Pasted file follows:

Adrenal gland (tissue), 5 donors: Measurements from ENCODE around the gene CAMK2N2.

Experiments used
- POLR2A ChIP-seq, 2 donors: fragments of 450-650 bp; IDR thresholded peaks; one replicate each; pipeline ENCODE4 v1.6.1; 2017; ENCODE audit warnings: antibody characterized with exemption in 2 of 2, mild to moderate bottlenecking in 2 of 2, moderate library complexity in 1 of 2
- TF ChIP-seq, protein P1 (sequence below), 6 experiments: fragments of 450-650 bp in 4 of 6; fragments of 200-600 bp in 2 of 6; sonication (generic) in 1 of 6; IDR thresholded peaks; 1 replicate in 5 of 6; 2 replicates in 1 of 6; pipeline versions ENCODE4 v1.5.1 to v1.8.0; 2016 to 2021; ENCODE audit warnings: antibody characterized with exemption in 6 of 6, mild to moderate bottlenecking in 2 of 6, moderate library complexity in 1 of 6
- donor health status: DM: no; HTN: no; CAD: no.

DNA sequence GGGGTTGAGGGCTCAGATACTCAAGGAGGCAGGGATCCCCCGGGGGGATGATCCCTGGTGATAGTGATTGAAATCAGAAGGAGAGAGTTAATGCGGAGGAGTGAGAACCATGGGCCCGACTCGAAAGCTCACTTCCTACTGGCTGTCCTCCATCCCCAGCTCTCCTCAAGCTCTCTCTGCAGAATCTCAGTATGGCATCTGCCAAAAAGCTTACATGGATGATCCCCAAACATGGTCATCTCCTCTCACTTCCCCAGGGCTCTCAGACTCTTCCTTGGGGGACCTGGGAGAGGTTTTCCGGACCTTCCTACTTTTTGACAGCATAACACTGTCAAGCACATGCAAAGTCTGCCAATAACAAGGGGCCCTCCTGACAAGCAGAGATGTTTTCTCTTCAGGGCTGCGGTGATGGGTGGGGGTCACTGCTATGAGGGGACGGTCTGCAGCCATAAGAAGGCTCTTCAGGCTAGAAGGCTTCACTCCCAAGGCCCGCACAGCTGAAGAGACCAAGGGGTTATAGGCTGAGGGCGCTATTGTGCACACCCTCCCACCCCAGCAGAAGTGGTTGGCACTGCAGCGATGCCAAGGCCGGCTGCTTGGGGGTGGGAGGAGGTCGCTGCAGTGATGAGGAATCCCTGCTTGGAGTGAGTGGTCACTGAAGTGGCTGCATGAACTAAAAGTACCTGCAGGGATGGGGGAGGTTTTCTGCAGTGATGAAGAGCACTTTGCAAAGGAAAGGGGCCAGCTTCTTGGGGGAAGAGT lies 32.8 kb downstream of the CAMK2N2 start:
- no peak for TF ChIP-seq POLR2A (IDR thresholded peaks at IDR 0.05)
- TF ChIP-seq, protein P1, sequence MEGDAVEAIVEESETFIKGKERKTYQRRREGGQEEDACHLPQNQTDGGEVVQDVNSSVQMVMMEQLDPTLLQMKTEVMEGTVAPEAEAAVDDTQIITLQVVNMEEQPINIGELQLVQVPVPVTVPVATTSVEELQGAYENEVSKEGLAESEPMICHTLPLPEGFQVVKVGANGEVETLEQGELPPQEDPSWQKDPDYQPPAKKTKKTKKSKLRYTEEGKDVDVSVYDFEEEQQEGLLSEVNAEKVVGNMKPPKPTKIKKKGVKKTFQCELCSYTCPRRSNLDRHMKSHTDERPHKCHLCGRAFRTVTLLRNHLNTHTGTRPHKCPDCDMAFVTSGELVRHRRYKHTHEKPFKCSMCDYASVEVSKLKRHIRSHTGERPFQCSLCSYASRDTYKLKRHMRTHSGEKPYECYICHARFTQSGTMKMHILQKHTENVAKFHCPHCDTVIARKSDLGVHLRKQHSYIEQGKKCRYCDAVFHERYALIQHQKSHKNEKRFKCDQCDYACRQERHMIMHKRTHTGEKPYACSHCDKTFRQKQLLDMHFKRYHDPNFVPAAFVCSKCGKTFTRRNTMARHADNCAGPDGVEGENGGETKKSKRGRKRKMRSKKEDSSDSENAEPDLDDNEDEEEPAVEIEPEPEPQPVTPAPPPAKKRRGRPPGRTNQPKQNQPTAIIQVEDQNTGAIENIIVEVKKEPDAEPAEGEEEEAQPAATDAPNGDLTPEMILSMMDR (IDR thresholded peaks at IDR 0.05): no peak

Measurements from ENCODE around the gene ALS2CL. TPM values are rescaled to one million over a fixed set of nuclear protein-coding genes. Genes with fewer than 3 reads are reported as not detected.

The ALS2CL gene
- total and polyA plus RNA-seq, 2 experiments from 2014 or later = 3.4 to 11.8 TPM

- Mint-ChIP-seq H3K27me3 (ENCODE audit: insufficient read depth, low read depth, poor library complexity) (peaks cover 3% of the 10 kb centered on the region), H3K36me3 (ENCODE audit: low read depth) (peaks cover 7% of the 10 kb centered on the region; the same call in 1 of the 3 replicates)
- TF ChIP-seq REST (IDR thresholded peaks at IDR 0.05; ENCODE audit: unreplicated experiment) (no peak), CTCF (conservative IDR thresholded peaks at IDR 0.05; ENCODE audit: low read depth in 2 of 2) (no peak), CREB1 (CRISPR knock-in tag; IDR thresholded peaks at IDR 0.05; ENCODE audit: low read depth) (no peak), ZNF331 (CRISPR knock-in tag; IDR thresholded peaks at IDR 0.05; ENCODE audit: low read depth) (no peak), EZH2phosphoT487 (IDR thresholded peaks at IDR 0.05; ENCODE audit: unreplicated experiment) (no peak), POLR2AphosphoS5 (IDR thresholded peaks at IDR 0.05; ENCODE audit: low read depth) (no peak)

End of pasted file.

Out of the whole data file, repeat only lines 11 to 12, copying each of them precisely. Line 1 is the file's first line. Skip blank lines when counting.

- total and polyA plus RNA-seq, 2 experiments from 2014 or later = 3.4 to 11.8 TPM

- Mint-ChIP-seq H3K27me3 (ENCODE audit: insufficient read depth, low read depth, poor library complexity) (peaks cover 3% of the 10 kb centered on the region), H3K36me3 (ENCODE audit: low read depth) (peaks cover 7% of the 10 kb centered on the region; the same call in 1 of the 3 replicates)